This translates into reduced service and protection for the city as well as a more dangerous working environment for the firefighters (as explained in my first post). L.A. County Fire provides a better service than El Segundo at 14 firefighters. This was clearly stated and presented by Deputy Chief Osby and Fire Chief Kevin Smith. Why are the experts being ignored? Their concern is not control or political agenda, it's providing the best possible service for the City as a whole, and with the inevitable proposed cut of fire staffing, the better choice for the City and its' residents is to go County Fire.

But, many would have you believe that the firefighters want to leave because County benefits them individually. This is false. In fact, the merger may effect the majority in a negative way. Many will lose seniority, most will not get an increase in salary, many members may lose medical benefits that they have invested in for the last 20+ years, and for many it may mean being stationed farther away from home. So I don't buy this argument made by local spinsters. As the Fire Chief stated, L.A. County Fire can provide a better service to El saves 94 employees from being laid-off adding to the 12% California unemployment rate, keeps services and activities up and running in the city, and saves the City over 5 million a year. It seems like a no-brainer!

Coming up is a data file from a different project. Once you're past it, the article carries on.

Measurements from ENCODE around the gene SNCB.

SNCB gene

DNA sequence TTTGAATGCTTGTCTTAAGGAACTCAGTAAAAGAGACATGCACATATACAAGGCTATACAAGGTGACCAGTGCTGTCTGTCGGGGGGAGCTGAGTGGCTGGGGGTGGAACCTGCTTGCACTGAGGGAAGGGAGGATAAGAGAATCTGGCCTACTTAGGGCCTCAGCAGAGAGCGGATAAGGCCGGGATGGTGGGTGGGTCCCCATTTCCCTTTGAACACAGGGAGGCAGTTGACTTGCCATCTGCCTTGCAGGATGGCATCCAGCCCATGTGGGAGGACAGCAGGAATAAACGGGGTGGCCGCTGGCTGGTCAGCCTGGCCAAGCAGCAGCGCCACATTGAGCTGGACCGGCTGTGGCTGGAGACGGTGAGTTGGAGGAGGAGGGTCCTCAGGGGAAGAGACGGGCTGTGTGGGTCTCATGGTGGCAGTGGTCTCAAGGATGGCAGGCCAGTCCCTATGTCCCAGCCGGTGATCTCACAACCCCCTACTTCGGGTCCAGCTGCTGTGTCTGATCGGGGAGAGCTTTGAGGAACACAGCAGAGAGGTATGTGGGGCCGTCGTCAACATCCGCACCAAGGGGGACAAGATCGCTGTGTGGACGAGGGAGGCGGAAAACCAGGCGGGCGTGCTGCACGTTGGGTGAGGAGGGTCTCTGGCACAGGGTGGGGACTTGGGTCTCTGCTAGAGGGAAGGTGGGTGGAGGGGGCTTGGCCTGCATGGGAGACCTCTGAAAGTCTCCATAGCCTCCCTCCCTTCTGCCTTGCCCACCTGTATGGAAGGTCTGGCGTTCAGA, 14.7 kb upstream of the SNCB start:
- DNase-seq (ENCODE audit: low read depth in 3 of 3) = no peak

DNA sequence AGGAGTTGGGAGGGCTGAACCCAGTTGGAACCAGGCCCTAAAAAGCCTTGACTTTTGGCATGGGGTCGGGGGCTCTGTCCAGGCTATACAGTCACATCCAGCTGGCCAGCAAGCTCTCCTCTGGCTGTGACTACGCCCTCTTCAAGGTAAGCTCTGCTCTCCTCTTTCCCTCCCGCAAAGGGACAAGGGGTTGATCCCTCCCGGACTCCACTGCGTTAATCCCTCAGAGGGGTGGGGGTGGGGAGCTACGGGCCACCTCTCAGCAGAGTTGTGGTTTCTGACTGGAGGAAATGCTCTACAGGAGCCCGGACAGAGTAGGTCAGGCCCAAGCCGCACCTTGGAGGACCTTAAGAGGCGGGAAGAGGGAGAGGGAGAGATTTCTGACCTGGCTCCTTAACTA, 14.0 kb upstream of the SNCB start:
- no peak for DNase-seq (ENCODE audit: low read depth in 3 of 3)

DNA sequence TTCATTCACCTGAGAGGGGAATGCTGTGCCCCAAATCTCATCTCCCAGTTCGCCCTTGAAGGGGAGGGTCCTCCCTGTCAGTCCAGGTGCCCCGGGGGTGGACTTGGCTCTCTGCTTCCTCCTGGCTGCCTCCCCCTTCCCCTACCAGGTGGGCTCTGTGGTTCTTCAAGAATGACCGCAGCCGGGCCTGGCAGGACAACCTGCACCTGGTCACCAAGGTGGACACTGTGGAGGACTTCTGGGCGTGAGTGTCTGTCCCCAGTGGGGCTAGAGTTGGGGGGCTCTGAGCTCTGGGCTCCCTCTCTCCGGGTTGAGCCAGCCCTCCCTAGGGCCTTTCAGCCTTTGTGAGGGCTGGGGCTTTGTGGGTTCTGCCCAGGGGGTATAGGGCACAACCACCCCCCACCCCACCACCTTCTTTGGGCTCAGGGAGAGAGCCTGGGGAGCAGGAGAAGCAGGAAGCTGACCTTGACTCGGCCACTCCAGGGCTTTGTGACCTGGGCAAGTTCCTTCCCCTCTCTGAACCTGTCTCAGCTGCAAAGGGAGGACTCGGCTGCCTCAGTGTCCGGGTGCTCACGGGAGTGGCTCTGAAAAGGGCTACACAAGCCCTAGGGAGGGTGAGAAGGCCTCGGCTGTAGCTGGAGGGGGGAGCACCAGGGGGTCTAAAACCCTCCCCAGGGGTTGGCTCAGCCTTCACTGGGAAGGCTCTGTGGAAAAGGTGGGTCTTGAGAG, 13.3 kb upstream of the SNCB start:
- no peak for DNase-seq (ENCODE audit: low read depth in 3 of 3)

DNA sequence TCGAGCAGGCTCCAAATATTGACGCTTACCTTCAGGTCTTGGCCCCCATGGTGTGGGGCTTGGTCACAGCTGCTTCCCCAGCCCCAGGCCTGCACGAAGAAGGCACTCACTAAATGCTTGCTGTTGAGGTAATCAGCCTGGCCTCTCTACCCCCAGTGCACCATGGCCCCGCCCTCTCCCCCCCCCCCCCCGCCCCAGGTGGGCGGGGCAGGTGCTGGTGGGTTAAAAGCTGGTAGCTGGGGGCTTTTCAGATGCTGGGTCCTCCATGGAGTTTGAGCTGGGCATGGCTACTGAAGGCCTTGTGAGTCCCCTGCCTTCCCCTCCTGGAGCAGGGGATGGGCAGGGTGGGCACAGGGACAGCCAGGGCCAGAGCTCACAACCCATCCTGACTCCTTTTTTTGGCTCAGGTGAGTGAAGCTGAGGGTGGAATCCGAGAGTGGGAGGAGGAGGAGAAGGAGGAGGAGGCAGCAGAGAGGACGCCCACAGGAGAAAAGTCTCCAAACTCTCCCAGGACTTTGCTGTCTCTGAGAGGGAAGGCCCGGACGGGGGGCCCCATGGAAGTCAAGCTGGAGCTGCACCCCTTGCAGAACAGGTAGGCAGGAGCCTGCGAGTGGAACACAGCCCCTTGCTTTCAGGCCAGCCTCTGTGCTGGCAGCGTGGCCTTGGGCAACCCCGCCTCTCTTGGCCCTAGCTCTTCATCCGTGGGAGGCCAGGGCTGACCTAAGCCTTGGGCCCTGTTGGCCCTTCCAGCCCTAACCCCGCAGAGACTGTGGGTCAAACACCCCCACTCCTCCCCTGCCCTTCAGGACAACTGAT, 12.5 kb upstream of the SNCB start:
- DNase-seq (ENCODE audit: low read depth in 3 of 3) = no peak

Misconception #9:
"The firefighters are making high salaries."

Since October of 2009, the City mandated that the Fire Department "run short" from 19 to 14 firefighters per day. This means that if a member calls in sick or has scheduled vacation, their position is not filled and the remaining members on duty are arranged accordingly to staff the apparatus. This was done to reduce 'leave replacement' (overtime) spending, which is the main topic of concern for many regarding the 2009 year end compensations.

Leave replacement pay has been practically wiped out. This means a 25% average drop in income for the firefighters since last October, 2009. They have currently agreed to give back 5% more August 1st, 2010. People have asked for 20-25% cut in firefighter pay. Well, they got it, and then some.

Many claim that the city unions are to blame for this financial mess we are in. This is typical behavior in times of crisis. I understand the issues from the inside and as a citizen I see them from the outside. I do not enjoy engaging in verbal warfare, but someone has to stand up to the falsifications, exaggerations and complete and utter misinterpretation of information. I am asking for a more prudent citizen to see through the blatant attacks; the finger pointing has to stop.